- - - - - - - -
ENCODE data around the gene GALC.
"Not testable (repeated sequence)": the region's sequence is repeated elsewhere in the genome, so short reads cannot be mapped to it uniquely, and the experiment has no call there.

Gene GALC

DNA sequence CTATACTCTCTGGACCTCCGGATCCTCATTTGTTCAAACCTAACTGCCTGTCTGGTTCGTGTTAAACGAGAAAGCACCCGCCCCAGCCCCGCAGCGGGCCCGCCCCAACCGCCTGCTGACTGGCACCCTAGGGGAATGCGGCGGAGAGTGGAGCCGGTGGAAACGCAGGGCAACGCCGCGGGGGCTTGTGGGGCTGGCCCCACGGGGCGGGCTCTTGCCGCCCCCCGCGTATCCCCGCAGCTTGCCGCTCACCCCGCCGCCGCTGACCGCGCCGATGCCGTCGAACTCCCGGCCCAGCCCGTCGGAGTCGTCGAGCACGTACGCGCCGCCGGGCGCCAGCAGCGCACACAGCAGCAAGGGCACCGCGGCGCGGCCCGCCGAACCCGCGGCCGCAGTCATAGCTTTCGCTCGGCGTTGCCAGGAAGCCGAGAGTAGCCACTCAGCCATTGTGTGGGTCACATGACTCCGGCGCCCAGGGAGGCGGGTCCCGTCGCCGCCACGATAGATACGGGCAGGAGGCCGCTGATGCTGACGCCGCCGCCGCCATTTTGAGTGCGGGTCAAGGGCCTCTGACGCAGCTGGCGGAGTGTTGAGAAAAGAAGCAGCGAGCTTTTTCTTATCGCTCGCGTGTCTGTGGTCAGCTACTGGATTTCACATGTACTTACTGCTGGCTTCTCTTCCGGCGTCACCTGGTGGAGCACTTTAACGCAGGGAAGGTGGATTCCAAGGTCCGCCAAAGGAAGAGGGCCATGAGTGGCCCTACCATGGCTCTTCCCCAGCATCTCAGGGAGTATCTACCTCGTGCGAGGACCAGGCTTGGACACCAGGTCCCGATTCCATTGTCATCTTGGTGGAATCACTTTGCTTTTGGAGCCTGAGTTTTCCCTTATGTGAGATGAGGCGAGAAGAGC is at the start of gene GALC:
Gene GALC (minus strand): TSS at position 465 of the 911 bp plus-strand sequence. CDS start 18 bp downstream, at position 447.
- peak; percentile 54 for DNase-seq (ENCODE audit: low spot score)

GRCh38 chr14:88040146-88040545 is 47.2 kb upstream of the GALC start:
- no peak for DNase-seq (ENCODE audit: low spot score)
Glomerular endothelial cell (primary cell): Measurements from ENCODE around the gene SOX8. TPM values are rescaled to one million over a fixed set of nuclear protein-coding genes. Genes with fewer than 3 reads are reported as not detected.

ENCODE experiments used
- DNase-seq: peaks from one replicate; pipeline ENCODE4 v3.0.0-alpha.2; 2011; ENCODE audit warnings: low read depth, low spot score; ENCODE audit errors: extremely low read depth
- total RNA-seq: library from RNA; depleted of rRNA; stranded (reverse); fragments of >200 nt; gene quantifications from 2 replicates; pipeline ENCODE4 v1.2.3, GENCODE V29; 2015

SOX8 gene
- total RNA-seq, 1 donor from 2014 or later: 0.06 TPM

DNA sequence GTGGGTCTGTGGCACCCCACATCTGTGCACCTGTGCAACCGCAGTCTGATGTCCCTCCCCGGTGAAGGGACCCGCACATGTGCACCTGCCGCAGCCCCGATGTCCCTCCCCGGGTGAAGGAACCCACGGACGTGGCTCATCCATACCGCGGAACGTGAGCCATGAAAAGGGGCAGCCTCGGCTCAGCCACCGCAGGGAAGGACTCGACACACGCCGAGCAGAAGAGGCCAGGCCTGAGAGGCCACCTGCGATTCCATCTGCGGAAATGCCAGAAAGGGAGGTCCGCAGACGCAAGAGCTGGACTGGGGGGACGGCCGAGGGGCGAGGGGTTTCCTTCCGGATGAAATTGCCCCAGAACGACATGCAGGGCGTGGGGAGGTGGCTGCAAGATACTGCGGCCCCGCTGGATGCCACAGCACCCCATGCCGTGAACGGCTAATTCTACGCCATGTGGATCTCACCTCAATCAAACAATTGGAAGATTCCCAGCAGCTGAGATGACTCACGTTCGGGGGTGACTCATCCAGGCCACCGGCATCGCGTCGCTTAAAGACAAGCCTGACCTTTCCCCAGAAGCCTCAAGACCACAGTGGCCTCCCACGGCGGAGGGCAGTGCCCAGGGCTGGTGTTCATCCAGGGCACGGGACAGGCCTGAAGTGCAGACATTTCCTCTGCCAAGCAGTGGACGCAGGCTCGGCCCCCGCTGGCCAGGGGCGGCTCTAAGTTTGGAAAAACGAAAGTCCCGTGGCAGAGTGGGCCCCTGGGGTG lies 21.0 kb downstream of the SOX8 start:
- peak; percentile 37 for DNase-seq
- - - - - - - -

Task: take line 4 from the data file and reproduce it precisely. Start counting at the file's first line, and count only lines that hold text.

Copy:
DNA sequence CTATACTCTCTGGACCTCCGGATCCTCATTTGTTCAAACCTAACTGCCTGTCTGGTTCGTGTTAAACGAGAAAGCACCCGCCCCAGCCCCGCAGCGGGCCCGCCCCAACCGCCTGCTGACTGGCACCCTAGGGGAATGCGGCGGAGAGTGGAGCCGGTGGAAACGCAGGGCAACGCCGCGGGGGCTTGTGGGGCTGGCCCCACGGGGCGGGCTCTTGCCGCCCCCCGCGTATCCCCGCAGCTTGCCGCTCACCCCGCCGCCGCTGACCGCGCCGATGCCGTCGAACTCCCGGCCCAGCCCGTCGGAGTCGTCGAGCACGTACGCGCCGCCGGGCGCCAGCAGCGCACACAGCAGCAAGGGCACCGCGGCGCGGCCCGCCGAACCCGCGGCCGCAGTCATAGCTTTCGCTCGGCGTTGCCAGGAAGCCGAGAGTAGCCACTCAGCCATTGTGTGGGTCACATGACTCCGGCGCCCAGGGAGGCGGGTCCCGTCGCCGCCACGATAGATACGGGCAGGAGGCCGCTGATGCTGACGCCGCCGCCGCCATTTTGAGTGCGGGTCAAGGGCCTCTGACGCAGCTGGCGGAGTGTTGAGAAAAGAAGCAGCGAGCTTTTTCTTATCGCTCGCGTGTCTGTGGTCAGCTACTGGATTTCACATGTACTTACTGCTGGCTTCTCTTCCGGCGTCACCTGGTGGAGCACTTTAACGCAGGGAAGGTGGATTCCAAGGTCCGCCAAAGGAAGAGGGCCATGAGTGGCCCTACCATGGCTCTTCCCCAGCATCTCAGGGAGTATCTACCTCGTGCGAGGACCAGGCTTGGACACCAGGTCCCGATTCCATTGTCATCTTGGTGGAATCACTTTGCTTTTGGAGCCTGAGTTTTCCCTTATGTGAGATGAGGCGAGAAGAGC is at the start of gene GALC: